Now I know that things get nasty on the national level of elections here, but it was both refreshing and depressing to see that in the local level, campaigns are so civil. Refreshing because I realized that politicians can still be decent, but depressing because that is not the case in the Philippines — at least not yet. I am wondering if we can ever get to the point where we can argue on issues and not on personality, where campaigns are built around debates and not on attacks.

Written by Jon Joaquin

September 30, 2008 at 4:21 am

Posted in US trip 2008

Like fish to a sandbox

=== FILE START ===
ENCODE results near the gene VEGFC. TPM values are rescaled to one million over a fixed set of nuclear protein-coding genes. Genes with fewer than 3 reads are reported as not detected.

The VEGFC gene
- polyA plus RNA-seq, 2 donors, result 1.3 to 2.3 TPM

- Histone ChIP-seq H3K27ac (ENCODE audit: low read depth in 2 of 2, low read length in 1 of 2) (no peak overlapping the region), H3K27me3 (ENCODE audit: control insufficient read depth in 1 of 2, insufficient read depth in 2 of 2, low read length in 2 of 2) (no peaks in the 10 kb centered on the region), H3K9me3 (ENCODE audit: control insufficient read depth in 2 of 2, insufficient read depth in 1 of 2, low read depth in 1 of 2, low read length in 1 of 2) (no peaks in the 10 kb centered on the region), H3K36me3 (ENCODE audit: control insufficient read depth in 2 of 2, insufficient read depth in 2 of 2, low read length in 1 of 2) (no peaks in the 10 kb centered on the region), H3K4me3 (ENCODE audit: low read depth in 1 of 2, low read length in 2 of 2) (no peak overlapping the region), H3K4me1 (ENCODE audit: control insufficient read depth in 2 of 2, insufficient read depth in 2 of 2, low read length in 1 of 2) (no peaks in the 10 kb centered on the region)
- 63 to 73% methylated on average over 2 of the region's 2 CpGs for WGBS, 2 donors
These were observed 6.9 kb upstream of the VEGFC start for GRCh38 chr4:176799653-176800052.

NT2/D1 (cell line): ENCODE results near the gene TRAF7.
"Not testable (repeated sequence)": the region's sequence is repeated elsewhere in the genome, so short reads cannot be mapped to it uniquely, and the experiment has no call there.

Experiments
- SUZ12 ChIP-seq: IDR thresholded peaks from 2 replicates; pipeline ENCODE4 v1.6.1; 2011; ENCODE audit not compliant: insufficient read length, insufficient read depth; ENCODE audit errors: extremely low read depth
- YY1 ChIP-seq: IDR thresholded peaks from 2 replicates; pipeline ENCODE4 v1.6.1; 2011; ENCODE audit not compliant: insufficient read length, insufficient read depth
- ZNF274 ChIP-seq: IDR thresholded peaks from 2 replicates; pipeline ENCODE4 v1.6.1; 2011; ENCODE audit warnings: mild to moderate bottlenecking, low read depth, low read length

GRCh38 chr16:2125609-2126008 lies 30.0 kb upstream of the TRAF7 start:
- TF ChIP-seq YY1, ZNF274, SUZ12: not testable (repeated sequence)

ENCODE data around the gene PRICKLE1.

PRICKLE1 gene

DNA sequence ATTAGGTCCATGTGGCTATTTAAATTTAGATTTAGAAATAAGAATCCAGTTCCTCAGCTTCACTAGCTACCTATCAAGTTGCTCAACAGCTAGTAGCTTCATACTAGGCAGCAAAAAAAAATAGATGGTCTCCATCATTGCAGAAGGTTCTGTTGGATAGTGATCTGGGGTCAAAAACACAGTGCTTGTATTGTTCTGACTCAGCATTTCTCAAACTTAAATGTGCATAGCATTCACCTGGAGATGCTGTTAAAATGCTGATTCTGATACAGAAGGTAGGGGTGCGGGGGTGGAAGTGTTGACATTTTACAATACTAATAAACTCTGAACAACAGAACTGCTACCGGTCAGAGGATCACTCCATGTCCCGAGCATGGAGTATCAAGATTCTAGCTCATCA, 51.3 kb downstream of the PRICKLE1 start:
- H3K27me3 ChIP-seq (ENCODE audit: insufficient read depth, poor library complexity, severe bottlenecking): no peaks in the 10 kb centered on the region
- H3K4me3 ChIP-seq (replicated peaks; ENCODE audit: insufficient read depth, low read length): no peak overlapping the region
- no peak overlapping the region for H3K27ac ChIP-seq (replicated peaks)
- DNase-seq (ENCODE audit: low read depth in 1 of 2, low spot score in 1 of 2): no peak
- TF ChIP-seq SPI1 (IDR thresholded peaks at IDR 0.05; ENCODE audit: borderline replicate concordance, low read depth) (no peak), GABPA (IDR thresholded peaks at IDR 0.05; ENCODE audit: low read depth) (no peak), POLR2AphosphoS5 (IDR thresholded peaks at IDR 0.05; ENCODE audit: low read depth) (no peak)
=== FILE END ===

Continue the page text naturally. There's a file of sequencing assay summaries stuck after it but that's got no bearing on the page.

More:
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MONTEREY, California — Before coming to the US to participate in the International Journalism Exchange (IJE), my notion of American newspapers was they were powerful, rich, and very influential entities that more or less got their way with anything. In many ways that is still true, especially when one compares the situation with the Philippines, but I received a bit of a shock when we were told at the beginning of the IJE that things have changed dramatically over the past few months. The influence is still there, but the money has gone elsewhere and newspapers are hanging on for dear life. There have been layoffs in even the bigger newspapers like the Washington Post (which we visited last Tuesday, September 23), and one can imagine how much tougher things are for smaller papers. In many ways, what I am learning in this training is how US papers are surviving in these difficult times — and that’s very appropriate for the situation back home.